Four years after a drug-fueled anti-Semitic rant imploded John Galliano's career—resulting in his firing first from Dior, and later from his eponymous label—the designer has launched a comeback of sorts with an "artisanal" (what) collection for Maison Martin Margiela at the end of London's fall 2015 menswear presentations.

Despite much simpering from the fashion elite and an over-the-top review from Suzy Menkes at Vogue, the collection is not exactly groundbreaking. There are some interesting moments—winners were the most intricate looks, as well as the simplest:

The craftsmanship here is pretty breathtaking:

This simple column is great, if completely out of tune with the rest of the collection (in that it feels current and wearable):

A lot of the collection, however, was just weird, sloppy, and uninspired. I have no patience for this ridiculous "classic Galliano" look, for instance:

I am not down with this messy, indecipherable pile of garments, nor am I into those fuzzy caterpillar buttons or the godawful dual-toned tights:

I guess this is "surrealist fashion," if surrealist fashion means an un-wearable mini muu muu with droopy shell-eyes stapled to a bandeau top:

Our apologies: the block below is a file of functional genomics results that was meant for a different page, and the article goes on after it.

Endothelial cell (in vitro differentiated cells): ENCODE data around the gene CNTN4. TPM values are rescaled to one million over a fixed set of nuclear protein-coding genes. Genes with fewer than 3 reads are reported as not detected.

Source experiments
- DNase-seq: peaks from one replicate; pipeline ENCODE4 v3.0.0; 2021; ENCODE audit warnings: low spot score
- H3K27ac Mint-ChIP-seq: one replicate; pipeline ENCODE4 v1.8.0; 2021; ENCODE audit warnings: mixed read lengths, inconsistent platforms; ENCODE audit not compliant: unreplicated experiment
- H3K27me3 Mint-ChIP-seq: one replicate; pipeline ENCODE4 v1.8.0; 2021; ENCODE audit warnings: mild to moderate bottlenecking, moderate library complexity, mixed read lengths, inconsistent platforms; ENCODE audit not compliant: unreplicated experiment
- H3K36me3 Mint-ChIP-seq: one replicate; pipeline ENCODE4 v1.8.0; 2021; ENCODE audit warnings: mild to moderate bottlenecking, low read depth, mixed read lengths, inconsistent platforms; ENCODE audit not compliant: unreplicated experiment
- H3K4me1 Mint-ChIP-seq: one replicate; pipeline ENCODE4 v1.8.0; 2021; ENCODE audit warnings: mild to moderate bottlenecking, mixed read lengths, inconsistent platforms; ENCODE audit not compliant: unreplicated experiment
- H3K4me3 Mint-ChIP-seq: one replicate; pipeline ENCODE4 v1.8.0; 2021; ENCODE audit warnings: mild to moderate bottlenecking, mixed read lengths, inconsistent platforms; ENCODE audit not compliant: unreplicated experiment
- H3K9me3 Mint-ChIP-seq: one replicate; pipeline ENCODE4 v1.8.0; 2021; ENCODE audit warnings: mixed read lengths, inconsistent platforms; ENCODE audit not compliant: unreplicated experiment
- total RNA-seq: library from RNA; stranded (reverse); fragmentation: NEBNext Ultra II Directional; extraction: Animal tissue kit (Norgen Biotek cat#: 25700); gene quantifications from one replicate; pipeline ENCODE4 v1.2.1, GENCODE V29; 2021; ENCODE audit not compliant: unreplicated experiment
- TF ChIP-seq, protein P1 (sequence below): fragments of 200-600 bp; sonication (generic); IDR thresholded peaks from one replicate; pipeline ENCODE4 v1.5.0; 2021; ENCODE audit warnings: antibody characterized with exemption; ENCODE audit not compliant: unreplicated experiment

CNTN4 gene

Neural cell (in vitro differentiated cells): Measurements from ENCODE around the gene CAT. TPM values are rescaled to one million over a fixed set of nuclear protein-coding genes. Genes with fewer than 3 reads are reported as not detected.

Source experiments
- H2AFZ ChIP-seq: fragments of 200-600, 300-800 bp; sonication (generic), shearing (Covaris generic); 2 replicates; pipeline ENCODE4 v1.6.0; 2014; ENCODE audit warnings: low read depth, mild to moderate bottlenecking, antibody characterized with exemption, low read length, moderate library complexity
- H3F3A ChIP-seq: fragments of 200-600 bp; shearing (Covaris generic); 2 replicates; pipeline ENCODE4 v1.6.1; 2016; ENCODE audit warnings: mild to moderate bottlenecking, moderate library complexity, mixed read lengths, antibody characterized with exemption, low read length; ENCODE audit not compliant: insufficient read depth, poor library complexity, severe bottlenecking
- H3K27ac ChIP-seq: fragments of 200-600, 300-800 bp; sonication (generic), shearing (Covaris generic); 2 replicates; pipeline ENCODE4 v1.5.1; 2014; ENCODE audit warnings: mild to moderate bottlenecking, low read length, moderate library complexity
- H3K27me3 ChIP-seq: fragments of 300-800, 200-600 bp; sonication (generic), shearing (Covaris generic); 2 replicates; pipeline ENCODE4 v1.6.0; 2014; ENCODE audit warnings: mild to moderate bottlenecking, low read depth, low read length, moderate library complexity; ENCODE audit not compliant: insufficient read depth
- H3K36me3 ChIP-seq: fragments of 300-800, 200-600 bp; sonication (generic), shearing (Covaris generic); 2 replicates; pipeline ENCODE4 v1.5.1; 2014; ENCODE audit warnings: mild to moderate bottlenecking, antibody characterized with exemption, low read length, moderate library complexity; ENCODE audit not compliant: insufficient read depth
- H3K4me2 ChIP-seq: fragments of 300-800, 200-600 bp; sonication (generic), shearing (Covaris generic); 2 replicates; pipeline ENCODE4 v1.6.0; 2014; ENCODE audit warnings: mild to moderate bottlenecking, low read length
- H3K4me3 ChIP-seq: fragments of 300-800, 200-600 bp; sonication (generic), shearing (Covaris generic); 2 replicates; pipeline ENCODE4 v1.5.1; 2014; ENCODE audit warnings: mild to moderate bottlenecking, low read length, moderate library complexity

Robin Givhan at the Washington Post wrestles with the designer's sudden pirouette back into the good graces of the fashion industry:

But one can't help but wonder if people are pulling for Galliano because they feel a moral obligation to believe that our better angels can always thrive if given the chance — or because they fear fashion will be less entertaining, less lucrative, less buzzy without him? Is forgiveness being given generously or selfishly?

Do we really "need" his "genius"? Have we really been lying in wait for four years, starved of creativity, the fashion industry a husk of its former vibrant self? No.

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In her piece, Givhan poses the question: "How good do John Galliano's clothes for Margiela have to be to earn forgiveness?" Apparently, not very:

Image via Getty